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Old 05-03-2017, 10:09 AM   #31
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Default Re: Nitro engines back in the day

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George,

Tom also mentioned more then once at the Beach (Lions) the car would not start because of the cool, moisture ladened air that was coming in at night and they had to DNQ and leave! The Nitro load they were running was not happy! Dave
I believe that the Surfers ran a higher percentage than most everyone else in their Chrysler. The thing is that as you went up in the percentage, you had to compensate somewhere else. The cylinder pressure inside the combustion chamber with nitro is tremendous, and the more nitro load (higher percentage), the more cylinder pressure. The norm for most dragsters was about 85%. If you wanted to run 90% or even higher, you had to figure out how to keep the cylinder pressure from destroying the engine. You could change pulleys on a supercharged car and reduce the boost, or you could use a camshaft with more overlap (the longer the duration with both the intake and exhaust valves open, the more cylinder pressure you could bleed off). Or you could pull timing out of the engine. Everything was a trade-off and once you got to a "formula" that worked for your combination, you usually stuck with it.

The "beach" (Lions) was almost always damp in the evenings. We ran on Saturday with qualifying during the day and eliminations beginning around sundown. As the damp air (fog) rolled in, things changed. The gas powered dragsters usually picked up a little. But the damp air caused problems on the track for the fuel cars and it was easier to overpower the track. As the rounds went on (we used to have 32 and 64 car top fuel fields at Lions) and the time got later, we had to pull some power out to keep traction on the top end. The combination you qualified with was not usually the combination your ended the evening with. Lions was a very tricky track to race on...
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Old 05-03-2017, 12:04 PM   #32
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Default Re: Nitro engines back in the day

They did run more load at the end then anyone. Tom stated in the series that when he and Skinner first built the motor they used a known combination of the pistons .250 in the hole and the Engle/Howards cam. Because he was in college he had studied Nitro years before and learned some things that the average hot rodder would not know. Tom and Skinner did not play follow the leader, they made their own way which makes them very interesting to me.

They got their digger working, put some laps on it, and Tom started using his own theories on piston design and he put all the pistons he dreamed up at .400 in the hole and started increasing the load. He would have new pistons made every week at M/T of his own design, he had his 4 holes and he gave Mickey the other 4 holes to design whatever he liked, they would check them every week and take what worked and trash what did not. He eventually got to "running the can" and that is why the Surfers sounded like no other in the pits and on the track. That was another part of their mind game they played every week. No Hydrometers and they put blue food dye in the Nitro to get everyone talking!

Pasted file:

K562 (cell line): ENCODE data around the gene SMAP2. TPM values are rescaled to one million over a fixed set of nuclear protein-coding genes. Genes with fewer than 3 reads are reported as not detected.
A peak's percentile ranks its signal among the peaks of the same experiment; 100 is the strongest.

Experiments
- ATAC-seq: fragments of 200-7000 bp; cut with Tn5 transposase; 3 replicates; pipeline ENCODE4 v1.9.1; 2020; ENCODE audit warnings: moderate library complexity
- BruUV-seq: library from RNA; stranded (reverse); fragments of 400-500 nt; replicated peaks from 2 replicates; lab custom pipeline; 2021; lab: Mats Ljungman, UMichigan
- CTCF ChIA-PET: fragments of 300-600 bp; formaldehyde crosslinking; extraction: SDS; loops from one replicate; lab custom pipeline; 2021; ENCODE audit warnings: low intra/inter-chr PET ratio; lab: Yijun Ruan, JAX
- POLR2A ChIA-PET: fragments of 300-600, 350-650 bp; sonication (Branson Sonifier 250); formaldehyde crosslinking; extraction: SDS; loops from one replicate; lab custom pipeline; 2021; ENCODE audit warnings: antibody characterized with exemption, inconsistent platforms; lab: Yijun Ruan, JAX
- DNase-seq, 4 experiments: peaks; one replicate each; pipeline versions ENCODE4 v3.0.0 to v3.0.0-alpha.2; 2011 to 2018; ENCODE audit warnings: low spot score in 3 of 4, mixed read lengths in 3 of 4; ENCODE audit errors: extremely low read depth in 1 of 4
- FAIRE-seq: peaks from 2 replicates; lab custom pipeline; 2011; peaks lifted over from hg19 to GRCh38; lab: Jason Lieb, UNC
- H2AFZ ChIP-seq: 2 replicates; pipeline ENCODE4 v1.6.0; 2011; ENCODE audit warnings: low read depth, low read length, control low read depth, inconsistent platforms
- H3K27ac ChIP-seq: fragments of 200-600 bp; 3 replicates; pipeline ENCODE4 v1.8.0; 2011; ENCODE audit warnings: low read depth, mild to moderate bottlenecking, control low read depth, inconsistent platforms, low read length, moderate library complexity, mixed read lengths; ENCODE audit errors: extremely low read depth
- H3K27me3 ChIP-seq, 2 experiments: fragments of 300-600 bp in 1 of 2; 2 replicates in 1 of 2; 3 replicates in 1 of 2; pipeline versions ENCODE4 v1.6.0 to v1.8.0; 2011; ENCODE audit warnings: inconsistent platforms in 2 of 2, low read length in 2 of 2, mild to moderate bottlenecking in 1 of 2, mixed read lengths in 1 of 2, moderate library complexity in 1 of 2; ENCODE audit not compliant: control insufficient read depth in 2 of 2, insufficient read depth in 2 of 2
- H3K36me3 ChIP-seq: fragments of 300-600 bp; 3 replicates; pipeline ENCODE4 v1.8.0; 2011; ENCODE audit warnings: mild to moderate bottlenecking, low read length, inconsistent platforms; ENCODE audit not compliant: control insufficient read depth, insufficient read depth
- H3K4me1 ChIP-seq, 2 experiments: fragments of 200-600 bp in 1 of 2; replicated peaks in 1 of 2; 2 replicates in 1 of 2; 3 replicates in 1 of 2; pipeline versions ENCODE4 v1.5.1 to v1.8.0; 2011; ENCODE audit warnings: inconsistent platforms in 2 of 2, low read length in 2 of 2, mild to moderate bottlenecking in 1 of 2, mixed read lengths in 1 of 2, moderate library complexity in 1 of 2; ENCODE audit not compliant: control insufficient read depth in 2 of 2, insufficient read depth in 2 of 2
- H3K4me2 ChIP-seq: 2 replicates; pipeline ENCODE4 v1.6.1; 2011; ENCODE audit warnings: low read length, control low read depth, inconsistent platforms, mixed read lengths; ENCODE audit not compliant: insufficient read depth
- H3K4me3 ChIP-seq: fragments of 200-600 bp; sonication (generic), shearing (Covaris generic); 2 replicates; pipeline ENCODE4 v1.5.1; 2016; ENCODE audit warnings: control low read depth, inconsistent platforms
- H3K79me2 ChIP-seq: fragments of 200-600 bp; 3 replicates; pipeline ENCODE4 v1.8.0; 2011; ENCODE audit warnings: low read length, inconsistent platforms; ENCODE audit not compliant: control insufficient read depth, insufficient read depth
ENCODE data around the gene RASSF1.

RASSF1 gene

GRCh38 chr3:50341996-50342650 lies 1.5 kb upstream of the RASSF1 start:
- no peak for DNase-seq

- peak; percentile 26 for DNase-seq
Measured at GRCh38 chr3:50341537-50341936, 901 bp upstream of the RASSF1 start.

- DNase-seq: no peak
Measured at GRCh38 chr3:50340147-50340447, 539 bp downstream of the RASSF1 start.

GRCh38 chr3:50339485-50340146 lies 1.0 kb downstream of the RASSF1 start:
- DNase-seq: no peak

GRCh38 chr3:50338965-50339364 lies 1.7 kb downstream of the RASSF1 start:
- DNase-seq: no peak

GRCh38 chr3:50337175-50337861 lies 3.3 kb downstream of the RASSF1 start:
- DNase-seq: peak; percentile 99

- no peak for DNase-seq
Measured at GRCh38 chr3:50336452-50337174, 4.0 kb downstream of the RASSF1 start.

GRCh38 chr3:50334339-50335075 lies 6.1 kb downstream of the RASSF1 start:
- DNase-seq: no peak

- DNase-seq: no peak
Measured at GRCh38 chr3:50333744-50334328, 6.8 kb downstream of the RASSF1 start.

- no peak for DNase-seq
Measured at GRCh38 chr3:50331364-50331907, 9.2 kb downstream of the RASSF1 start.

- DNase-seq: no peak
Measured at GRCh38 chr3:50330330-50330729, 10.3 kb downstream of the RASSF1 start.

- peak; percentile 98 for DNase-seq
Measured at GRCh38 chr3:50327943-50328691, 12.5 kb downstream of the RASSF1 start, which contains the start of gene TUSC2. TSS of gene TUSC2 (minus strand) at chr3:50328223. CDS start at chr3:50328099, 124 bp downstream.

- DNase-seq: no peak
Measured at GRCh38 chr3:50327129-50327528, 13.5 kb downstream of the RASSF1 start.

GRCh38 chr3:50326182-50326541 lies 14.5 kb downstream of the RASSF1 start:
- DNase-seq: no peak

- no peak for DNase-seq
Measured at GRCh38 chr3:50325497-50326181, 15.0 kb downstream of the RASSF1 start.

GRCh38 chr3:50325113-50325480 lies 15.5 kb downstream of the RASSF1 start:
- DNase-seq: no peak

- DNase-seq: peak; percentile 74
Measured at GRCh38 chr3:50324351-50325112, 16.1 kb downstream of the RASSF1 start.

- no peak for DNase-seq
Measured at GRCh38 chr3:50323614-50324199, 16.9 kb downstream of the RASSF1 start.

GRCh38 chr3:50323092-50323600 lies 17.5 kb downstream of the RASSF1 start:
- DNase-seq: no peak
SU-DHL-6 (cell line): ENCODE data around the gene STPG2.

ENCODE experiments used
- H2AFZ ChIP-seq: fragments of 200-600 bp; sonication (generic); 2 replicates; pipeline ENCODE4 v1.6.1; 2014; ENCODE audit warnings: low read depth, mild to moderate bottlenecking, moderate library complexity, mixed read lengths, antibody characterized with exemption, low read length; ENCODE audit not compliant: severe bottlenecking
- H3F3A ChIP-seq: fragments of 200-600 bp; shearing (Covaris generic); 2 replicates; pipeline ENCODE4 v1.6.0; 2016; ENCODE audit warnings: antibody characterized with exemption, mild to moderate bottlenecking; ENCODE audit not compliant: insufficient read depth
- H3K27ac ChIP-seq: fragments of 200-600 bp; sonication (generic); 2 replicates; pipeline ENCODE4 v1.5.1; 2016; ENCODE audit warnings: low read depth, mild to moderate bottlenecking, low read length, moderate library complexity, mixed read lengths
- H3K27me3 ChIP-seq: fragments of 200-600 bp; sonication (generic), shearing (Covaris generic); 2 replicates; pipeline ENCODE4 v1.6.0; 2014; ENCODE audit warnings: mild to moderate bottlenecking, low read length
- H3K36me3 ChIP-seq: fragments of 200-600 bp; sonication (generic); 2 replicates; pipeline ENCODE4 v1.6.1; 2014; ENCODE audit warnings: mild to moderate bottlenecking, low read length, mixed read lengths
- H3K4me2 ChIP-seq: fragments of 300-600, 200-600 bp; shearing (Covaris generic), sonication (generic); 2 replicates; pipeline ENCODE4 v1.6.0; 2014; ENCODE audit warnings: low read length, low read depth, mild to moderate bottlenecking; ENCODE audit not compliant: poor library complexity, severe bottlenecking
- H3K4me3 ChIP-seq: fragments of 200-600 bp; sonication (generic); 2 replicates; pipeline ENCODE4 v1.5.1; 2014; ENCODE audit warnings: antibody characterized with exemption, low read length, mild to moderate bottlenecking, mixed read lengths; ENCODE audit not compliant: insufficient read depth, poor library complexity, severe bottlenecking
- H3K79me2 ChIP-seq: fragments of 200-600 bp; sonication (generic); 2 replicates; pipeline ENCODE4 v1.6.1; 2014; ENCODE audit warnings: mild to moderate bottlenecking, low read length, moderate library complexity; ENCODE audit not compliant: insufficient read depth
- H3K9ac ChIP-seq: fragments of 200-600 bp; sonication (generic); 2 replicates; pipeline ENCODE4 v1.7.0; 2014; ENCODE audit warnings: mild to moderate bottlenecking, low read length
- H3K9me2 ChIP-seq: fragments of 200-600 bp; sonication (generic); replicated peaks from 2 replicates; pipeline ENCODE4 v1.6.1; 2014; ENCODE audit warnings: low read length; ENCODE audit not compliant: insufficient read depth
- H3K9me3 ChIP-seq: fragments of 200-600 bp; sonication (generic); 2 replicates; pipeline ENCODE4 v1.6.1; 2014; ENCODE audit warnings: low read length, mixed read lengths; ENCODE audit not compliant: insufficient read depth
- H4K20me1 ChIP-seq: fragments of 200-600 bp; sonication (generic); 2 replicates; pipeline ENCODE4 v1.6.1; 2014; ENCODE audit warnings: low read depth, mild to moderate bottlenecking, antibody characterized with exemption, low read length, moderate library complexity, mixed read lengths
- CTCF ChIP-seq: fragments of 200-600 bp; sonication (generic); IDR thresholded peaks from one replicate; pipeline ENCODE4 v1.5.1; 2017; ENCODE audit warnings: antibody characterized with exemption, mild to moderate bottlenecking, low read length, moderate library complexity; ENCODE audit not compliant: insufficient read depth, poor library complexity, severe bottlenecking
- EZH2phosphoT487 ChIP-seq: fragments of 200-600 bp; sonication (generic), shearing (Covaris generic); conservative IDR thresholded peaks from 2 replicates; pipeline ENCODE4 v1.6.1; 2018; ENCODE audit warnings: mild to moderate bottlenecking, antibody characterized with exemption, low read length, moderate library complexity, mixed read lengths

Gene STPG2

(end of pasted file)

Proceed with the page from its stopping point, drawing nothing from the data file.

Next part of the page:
After they beat everyone at the March Meet they were finally taken seriously! Dave
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Old 05-03-2017, 12:04 PM   #33
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The staging lanes at Lions on a Saturday. This was one of those 64 car Top Fuel meets. What you see here are at least eight lanes of T/F dragsters, for as far as the eye can see, getting ready for the first qualifying round. 80+ cars would show up to try and make the 64 car field. Today, there are not this many Top Fuel dragsters in the entire world as what are in this photo...
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Old 05-03-2017, 12:17 PM   #34
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The staging lanes at Lions on a Saturday. This was one of those 64 car Top Fuel meets. What you see here are at least eight lanes of T/F dragsters, for as far as the eye can see, getting ready for the first qualifying round. 80+ cars would show up to try and make the 64 car field. Today, there are not this many Top Fuel dragsters in the entire world as what are in this photo...
I see two 1967 or newer Ford pick-ups in the foreground to date that picture so it is at least 1967 or later. I wish I had been on the left coast to have been a part of that. That would have been something to see!

Dave
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Old 05-03-2017, 12:23 PM   #35
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They did run more load at the end then anyone. Tom stated in the series that when he and Skinner first built the motor they used a known combination of the pistons .250 in the hole and the Engle/Howards cam. Because he was in college he had studied Nitro years before and learned some things that the average hot rodder would not know. Tom and Skinner did not play follow the leader, they made their own way which makes them very interesting to me.

They got their digger working, put some laps on it, and Tom started using his own theories on piston design and he put all the pistons he dreamed up at .400 in the hole and started increasing the load. He would have new pistons made every week at M/T of his own design, he had his 4 holes and he gave Mickey the other 4 holes to design whatever he liked, they would check them every week and take what worked and trash what did not. He eventually got to "running the can" and that is why the Surfers sounded like no other in the pits and on the track. That was another part of their mind game they played every week. No Hydrometers and they put blue food dye in the Nitro to get everyone talking!

After they beat everyone at the March Meet they were finally taken seriously! Dave
I can tell you that these guys were fun to be around. Playfull as hell in the pits, riding bicycles and skate boards in the pits. To the extent possible, they did everything on the cheap, including using off the shelf Wix oil filters from Pep Boys. They used shim gaskets between the supercharger and the intake manifold, and a specific Gilmer blower belt, so they did not need to use (or buy) a tensioner pulley. Their push car was a '55 Chevy with a straight-6 engine, and they toured the county carrying everything they needed in the trunk of the car, including the tool box.

There was a time when all you needed in order to own and race a T/F dragster was being smart. Being super rich did not come into play until later in the game. Today, it's not always possible to even get a 16-car field at NHRA National Events, and only 4 or 5 car owners own all the teams.
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Old 05-03-2017, 12:32 PM   #36